14. Tacrolimus: A “Low Science” Project • Useful, dangerous transplant drug • Therapeutic blood levels have a narrow window • Typical process: each physician measures blood level and uses individual “best judgment” to adjust dosage • Despite best efforts, renal toxicity is 30% • A transplant physician asks: “Could we improve this process?”

  15. Tacrolimus levels before intervention>12 months after transplantation, 15 patients Target range

  16. Tacrolimus Levels in an individual patient Target range

  17. This system of tacrolimus administration perfectly designed to achieve… • Wildly variable, often toxic blood levels • 40% of the time, blood levels will be out of therapeutic range • 30% incidence of renal toxicity, and a high frequency of other drug-related complications

  18. Low science: Statistical Process Control applied to tacrolimus administration • Depict the most recent 20 tacrolimus blood levels from each patient on a run chart. • Team meets daily to adjust drug levels. • If the mean value for the baseline is within specifications, continue the present dose. Dose will not be adjusted based on common cause variation unless the level exceeds 20ng/ml. • If tacrolimus blood levels are out of control then special cause variation will be considered. Contact the family and proceed with a structured interview to identify potential cause. • If no special cause variation is identified to account for the out of control process, then the drug dose will be adjusted by 25% or more to achieve the target range.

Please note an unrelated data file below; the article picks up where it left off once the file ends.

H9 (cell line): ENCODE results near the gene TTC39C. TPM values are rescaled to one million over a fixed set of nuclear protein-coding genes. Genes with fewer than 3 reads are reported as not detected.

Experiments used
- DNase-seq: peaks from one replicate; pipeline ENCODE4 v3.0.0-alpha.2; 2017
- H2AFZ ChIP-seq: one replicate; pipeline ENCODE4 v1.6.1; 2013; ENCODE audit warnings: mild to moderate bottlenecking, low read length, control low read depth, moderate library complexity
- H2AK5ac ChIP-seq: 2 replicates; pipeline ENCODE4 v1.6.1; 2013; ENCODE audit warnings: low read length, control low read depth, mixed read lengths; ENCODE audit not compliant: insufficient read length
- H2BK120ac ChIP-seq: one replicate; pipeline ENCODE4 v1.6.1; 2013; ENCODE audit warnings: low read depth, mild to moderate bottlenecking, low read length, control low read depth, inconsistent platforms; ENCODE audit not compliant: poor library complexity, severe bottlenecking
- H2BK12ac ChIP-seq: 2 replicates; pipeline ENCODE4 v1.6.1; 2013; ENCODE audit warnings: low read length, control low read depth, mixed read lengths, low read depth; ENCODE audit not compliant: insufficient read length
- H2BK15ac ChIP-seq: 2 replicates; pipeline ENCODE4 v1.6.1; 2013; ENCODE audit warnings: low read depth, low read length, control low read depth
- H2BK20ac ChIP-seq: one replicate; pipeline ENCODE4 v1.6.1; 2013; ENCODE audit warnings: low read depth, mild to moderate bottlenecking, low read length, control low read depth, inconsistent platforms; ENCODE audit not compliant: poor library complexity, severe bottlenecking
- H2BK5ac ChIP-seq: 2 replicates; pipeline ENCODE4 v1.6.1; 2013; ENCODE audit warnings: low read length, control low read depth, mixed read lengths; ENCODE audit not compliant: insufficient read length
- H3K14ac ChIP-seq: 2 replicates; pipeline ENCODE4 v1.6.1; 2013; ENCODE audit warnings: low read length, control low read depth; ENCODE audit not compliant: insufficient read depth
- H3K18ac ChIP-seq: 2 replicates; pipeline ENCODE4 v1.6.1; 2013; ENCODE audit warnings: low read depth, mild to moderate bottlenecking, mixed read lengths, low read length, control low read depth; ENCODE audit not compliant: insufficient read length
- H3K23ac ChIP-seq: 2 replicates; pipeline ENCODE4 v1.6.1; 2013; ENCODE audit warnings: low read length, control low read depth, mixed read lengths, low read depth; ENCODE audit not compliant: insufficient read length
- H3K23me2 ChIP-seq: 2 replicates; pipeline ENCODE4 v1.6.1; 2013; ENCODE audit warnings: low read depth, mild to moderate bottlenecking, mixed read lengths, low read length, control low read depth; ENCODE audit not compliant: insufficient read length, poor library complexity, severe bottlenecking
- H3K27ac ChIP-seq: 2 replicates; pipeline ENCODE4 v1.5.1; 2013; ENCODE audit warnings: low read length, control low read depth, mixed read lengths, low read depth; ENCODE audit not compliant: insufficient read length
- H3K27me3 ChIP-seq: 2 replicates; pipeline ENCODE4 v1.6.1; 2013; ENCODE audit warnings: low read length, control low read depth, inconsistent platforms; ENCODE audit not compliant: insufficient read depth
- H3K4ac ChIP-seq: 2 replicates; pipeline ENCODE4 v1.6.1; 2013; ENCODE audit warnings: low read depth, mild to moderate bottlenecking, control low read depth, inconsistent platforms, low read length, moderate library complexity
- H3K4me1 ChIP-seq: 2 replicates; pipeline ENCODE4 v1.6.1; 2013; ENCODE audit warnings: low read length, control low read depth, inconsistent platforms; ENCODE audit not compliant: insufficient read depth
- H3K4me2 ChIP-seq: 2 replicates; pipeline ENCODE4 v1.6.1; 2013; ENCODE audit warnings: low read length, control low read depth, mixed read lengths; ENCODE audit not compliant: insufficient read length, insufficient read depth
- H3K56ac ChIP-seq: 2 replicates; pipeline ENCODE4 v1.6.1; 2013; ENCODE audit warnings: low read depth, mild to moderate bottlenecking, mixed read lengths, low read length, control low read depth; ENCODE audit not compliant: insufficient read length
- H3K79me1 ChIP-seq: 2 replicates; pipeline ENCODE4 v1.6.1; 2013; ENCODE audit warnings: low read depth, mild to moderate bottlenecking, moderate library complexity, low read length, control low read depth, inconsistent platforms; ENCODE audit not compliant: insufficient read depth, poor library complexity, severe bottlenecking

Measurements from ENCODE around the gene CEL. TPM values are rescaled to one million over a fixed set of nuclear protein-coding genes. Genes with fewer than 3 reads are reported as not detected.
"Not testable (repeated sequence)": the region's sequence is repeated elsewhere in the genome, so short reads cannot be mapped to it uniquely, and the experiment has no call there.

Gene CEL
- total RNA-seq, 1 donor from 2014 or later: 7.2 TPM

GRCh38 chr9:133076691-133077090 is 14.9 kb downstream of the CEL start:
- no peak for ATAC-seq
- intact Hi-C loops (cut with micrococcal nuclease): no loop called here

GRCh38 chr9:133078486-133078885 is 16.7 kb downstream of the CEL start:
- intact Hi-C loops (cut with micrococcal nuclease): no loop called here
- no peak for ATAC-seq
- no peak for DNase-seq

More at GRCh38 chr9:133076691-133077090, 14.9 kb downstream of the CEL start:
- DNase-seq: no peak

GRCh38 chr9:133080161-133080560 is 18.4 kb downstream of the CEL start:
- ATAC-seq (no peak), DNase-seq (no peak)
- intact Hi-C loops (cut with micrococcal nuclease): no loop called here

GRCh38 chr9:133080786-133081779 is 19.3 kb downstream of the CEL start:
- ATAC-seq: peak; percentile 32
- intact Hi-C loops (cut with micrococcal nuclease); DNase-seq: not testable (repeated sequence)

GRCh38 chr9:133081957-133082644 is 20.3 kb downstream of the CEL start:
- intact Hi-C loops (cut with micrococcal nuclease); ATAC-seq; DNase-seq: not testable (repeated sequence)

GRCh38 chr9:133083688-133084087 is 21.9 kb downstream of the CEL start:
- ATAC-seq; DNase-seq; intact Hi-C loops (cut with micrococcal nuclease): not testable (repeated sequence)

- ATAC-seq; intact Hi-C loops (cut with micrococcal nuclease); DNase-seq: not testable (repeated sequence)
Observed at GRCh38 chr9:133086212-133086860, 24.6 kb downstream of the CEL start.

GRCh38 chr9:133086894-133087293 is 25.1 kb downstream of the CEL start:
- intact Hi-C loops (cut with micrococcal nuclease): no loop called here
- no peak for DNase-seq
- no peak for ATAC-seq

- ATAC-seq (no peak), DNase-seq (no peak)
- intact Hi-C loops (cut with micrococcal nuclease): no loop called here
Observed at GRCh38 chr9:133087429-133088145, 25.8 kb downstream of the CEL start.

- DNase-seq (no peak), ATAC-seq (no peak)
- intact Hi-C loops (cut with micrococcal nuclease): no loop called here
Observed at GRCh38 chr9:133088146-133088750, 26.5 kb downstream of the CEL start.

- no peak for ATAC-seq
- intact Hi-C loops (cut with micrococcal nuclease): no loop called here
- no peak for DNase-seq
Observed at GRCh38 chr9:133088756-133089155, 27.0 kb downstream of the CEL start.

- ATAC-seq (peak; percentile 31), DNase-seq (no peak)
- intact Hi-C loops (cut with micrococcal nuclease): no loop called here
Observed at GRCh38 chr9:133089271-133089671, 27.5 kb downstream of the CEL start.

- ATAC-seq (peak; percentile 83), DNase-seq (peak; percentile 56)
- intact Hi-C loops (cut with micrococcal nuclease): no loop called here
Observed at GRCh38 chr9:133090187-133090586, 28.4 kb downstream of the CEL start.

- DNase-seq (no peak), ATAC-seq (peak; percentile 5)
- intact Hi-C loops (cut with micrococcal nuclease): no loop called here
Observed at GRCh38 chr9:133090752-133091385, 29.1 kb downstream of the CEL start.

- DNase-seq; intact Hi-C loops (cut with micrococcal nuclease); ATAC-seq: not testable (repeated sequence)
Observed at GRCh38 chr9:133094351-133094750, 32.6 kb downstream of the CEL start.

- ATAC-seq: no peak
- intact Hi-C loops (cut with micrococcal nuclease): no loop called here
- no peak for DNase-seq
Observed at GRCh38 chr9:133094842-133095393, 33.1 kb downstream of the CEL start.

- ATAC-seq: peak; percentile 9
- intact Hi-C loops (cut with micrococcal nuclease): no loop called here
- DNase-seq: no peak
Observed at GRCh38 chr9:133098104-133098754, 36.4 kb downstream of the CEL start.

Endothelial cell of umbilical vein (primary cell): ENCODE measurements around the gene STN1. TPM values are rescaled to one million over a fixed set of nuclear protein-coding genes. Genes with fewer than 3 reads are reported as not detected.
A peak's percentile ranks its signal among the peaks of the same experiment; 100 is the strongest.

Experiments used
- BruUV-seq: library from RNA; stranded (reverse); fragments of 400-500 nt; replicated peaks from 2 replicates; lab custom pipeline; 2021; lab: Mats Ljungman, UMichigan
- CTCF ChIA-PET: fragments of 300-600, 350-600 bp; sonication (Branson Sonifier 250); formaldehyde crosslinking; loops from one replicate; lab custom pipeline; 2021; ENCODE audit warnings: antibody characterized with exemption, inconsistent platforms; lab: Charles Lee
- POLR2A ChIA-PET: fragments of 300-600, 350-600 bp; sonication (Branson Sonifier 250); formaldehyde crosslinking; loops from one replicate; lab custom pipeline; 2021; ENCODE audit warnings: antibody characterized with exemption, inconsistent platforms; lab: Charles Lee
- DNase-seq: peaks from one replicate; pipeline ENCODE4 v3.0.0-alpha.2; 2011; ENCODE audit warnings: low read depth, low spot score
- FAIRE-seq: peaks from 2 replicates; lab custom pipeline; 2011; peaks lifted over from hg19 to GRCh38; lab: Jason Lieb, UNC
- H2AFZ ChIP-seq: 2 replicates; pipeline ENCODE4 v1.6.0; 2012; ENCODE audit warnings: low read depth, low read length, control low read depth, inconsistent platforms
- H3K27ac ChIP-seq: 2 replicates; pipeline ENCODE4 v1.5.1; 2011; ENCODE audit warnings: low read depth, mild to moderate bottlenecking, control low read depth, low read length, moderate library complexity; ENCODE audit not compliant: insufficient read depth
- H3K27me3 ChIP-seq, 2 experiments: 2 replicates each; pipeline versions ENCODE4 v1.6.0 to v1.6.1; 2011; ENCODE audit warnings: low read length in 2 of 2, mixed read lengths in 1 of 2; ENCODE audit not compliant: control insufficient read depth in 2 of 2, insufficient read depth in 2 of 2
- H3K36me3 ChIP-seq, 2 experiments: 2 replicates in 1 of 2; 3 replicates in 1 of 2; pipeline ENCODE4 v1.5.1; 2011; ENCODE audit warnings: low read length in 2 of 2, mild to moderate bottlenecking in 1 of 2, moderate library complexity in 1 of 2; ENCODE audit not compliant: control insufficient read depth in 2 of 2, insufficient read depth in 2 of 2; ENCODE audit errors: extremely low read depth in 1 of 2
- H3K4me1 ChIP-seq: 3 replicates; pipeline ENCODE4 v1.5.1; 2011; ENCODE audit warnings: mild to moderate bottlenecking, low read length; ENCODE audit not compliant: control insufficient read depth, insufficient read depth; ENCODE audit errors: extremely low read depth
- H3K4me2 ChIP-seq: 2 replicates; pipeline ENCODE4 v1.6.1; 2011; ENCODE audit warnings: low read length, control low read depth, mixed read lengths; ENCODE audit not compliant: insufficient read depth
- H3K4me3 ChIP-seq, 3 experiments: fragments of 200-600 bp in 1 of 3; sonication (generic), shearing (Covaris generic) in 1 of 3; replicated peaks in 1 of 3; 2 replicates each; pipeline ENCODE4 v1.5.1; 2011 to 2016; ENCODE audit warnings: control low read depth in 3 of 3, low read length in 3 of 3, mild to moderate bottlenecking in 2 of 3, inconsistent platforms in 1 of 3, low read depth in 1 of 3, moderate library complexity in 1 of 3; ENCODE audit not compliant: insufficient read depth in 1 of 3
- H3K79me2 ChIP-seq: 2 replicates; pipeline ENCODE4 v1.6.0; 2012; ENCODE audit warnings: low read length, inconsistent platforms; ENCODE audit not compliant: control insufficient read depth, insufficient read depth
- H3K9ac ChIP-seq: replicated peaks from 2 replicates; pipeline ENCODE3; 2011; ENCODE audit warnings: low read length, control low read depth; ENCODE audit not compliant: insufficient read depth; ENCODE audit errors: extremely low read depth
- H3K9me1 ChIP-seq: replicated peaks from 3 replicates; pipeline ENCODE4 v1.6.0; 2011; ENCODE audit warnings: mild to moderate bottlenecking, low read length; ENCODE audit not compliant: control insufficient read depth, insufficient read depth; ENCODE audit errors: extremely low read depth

19. Process Definitions • Out of control process • 2 of 3 drug levels beyond 1 standard deviation • 6 consecutive levels above or below the mean • 5 consecutive ascending or descending blood levels • Any drug level beyond 2 standard deviations

  20. Tacrolimus levels in 15 patients without “tampering”>12 months after transplantation Target range

  21. Tacrolimus blood levels in an individual patient without “tampering” Stopped Tampering intervention Target range

  22. The new system is perfectly designed to produce…. • No episodes of allograft rejection • No opportunistic infections • No episodes of increased serum creatinine • 5 more hours per week of nurse’s time!

  23. Questions about this “Low Science”Project” • Is this improvement? • Is it research? • Is the knowledge generated from this project potentially useful to others in the profession? • Could this “experiment” be published? • Could the lessons from this work be applied to drugs other than tacrolimus? • Where did the doctor and nurse who did this project learn about SPC and tampering?

  24. If evidence-based medicine is to be reliably implemented…. • Physicians need to use both descriptive and analytical statistics • Physicians need to know both pathways for improvement • Knowledge gained by “Low Science” needs to be valued more highly, and shared more widely • We must lead this change in our own profession

  25. Barriers to using all the science we know • Professional culture • High Science and Low Science • Autonomy—individual and professional • Daily workflow • Time • Hassles and barriers • Business Case

  26. How did medicine earn its autonomy? • Dedication to welfare of the patient?? • Skilful building of political power? • Modern science, and its miracles? “Having a craft worth knowing, and applying it for the benefit of our patients”

  27. Why have physicians lost autonomy? • Failure of the many to clean up the messes of the few • Fading political power, as more physicians put self-interest above patient interest • Not practicing the art of medicine • Not practicing the science?